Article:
The Quixote’s birth was far from certain. Prior to starting work on what would become his magnum opus, Cervantes was a soldier (he fought in the Battle of Lepanto against the Turks, a heroic yet humbling experience: he was injured and lost much of the use of his left arm), a captive at war, and a lousy tax collector who ended up in jail for mishandling funds. He was also a rather limited author, a poet and playwright (he also wrote novellas), whom, I suspect, posterity would ignore if, about a decade before his death in 1616 at 69, he hadn’t stumbled on the idea of exploring the limits of parody. Still, he was penniless in the end, never suspecting for a minute the global impact his work would have. Indeed, I often imagine the surprise on his face (none of the portraits available were done while he was alive) had he realized the whole period he belonged to would be called “the age of Cervantes.” Not the age of Lope de Vega, the most successful and prolific of all playwrights who were his contemporaries? Not Quevedo or Góngora, two astonishing sonnetists?
The majority of readers, at least American readers, first learn of Don Quixote through Man of La Mancha, a syrupy and formulaic Broadway musical that in most ways could not be more distant from the antinomian spirit of the book. The one consolation to be drawn from this fact is that, for all its flaws, Man of La Mancha does manage to communicate an essential truth about the novel — the essential truth, in fact: both are driven by the restless and infinite imagination of Don Quixote, who dreams, in the words of the song, the impossible dream. (One is tempted to quote Picasso here: “Everything you can imagine is real”.) Indeed, no book addresses with a more penetrating eye the freedom dreams grant us. (Sorry, Freud!) Consider the arch-famous episode of the windmills, which should be seen as a clash between a decrepit feudalist and the most innovative energy technology of the time. Don Quixote is convinced these magisterial structures are giants whose intent is to conquer the earth, whereas Sancho knows (and so does the narrator) that they are far more mundane than that. Or the puppet theater performing a tale of adventure and submission which the knight confuses with real events, jumping on the stage and destroying the marionettes. Or the group of prisoners in transit whom Don Quixote liberates because he believes them to be innocent. Or the Cave of Montesinos, a dark and frightening place where Don Quixote has a mystical experience. The list of such incidents is long.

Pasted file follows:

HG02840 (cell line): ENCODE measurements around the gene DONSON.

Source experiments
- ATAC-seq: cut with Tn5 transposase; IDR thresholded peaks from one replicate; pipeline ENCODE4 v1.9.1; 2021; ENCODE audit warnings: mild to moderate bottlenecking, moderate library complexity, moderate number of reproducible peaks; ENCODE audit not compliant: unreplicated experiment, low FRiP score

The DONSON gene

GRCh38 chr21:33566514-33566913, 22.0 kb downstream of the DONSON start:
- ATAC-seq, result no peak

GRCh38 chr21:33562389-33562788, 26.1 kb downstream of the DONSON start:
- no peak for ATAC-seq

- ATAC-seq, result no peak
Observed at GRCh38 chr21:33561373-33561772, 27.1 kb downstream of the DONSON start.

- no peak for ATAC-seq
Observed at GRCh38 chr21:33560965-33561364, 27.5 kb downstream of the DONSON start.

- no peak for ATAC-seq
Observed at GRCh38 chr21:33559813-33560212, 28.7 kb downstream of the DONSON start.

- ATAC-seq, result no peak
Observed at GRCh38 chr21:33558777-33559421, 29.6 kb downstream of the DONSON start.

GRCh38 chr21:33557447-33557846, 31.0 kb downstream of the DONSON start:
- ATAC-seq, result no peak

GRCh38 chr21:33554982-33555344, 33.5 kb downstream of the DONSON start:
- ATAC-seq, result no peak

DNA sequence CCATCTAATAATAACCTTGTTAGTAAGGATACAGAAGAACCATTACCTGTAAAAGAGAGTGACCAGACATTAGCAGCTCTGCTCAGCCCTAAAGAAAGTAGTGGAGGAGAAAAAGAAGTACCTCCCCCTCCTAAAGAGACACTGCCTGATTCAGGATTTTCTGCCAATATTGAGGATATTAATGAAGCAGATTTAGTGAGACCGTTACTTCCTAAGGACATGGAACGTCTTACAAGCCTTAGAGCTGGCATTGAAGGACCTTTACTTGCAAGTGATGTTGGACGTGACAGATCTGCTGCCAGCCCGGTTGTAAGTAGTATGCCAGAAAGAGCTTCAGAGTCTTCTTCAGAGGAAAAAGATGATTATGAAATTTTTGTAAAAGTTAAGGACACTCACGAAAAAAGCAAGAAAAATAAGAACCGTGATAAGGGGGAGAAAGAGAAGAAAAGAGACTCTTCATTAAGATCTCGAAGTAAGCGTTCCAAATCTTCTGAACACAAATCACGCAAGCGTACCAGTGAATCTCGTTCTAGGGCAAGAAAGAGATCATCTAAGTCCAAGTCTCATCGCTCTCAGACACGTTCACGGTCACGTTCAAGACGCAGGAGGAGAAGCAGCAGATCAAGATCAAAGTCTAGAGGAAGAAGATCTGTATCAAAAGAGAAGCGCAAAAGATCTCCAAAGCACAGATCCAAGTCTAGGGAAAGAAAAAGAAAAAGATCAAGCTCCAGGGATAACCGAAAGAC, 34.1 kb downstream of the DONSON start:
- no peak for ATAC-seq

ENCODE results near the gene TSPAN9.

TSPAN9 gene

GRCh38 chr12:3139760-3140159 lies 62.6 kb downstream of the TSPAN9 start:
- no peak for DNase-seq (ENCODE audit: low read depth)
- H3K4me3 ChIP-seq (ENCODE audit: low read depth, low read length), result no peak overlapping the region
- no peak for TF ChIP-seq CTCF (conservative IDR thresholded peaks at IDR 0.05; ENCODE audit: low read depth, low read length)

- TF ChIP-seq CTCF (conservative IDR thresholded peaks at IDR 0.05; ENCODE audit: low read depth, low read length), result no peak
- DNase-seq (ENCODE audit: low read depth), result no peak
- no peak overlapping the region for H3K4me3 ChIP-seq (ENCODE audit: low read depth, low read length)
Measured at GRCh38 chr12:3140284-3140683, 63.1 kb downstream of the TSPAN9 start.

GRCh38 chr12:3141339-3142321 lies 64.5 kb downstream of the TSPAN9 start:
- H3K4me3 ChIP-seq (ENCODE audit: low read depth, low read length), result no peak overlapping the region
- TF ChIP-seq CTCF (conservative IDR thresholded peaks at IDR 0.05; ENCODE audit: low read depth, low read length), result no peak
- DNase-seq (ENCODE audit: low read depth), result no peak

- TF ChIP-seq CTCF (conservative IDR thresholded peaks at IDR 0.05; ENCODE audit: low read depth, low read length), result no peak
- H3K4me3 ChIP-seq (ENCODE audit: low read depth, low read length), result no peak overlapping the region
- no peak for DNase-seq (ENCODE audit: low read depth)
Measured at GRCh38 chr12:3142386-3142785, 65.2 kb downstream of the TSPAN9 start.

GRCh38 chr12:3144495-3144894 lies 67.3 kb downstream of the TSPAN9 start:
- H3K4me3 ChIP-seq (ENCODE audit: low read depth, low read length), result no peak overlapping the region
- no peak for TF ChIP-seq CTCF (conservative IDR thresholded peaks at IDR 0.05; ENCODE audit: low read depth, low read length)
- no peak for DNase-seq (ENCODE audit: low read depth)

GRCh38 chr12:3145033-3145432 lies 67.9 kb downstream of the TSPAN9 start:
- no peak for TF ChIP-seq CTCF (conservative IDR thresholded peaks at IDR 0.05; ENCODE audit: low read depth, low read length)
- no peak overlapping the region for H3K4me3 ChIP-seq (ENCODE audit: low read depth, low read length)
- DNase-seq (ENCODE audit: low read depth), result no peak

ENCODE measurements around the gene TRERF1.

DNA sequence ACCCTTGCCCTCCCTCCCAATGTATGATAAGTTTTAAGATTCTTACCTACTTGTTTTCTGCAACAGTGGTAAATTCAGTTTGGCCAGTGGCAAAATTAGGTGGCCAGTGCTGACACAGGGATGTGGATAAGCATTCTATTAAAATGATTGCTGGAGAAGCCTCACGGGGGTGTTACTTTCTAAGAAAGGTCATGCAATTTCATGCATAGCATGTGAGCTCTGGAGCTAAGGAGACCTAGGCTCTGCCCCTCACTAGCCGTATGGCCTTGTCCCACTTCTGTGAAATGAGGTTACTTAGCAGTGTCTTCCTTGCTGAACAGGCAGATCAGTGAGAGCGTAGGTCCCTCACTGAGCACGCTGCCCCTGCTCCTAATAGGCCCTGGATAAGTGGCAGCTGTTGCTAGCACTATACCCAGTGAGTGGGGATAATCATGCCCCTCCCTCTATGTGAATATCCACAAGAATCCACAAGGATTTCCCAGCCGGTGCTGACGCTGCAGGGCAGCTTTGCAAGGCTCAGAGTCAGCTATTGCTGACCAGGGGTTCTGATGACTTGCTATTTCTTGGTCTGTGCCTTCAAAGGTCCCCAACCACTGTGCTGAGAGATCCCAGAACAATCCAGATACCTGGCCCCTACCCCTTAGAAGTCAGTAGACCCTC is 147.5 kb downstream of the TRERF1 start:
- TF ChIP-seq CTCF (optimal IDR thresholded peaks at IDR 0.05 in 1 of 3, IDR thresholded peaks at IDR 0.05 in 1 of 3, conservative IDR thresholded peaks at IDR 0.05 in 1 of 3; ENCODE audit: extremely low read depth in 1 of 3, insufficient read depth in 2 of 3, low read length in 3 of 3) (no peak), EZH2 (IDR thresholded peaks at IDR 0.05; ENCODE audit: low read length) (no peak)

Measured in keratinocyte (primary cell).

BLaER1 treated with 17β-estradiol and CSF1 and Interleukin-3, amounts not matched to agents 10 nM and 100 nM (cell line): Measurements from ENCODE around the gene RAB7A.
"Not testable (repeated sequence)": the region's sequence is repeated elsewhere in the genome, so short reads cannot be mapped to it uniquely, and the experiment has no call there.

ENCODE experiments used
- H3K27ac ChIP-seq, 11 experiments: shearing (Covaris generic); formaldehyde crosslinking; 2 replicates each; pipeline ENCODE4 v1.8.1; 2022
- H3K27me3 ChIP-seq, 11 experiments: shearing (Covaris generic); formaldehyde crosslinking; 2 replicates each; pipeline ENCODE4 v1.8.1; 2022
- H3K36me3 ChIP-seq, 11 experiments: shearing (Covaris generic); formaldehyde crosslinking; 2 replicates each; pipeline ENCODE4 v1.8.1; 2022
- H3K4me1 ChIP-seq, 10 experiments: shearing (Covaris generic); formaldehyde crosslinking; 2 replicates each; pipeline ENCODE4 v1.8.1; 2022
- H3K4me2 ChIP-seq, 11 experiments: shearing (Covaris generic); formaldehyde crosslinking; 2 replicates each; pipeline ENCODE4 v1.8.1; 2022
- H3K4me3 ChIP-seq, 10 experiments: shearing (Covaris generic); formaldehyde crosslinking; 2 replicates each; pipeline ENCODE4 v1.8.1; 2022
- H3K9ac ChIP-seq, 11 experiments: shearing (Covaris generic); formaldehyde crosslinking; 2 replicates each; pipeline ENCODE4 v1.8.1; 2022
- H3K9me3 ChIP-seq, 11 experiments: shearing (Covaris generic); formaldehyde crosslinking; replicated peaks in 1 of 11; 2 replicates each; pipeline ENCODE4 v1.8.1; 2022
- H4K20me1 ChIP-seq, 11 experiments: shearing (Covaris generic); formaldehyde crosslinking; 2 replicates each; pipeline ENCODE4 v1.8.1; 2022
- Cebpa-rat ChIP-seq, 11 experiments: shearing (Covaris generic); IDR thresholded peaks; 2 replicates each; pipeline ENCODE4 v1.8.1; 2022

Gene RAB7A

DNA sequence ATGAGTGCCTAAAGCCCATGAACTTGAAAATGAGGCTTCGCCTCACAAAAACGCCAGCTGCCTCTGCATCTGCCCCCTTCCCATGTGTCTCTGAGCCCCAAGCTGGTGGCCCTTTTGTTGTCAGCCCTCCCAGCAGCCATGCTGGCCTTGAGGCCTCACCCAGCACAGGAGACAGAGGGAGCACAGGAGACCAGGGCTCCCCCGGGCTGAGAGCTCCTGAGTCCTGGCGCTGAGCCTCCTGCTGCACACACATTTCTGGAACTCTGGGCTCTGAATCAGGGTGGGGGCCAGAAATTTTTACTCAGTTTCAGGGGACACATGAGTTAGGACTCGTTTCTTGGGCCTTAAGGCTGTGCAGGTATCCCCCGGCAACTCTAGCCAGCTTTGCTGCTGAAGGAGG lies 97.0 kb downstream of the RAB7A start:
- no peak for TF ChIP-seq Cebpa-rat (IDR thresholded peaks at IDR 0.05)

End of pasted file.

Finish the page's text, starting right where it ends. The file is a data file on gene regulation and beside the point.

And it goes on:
True, Cervantes wasn’t a good stylist. There are bumpy parts in Don Quixote, in which the author seems asleep at the wheel. He is sometimes repetitive. He forgets crucial details, such as the name of Sancho’s wife, calling her variously Juana and Teresa. But novels, especially lasting ones, don’t need to be perfect. What they need to be, of course, is real. And the Quixote, for all its fragmented and picaresque nature — or indeed because of this — is unquestionably real. It’s about friendship, about stubbornness, and about how intelligence wears out and needs to be refurbished. It’s about the courage to take action, even if that action is founded on hopelessly incorrect premises and risks utter futility.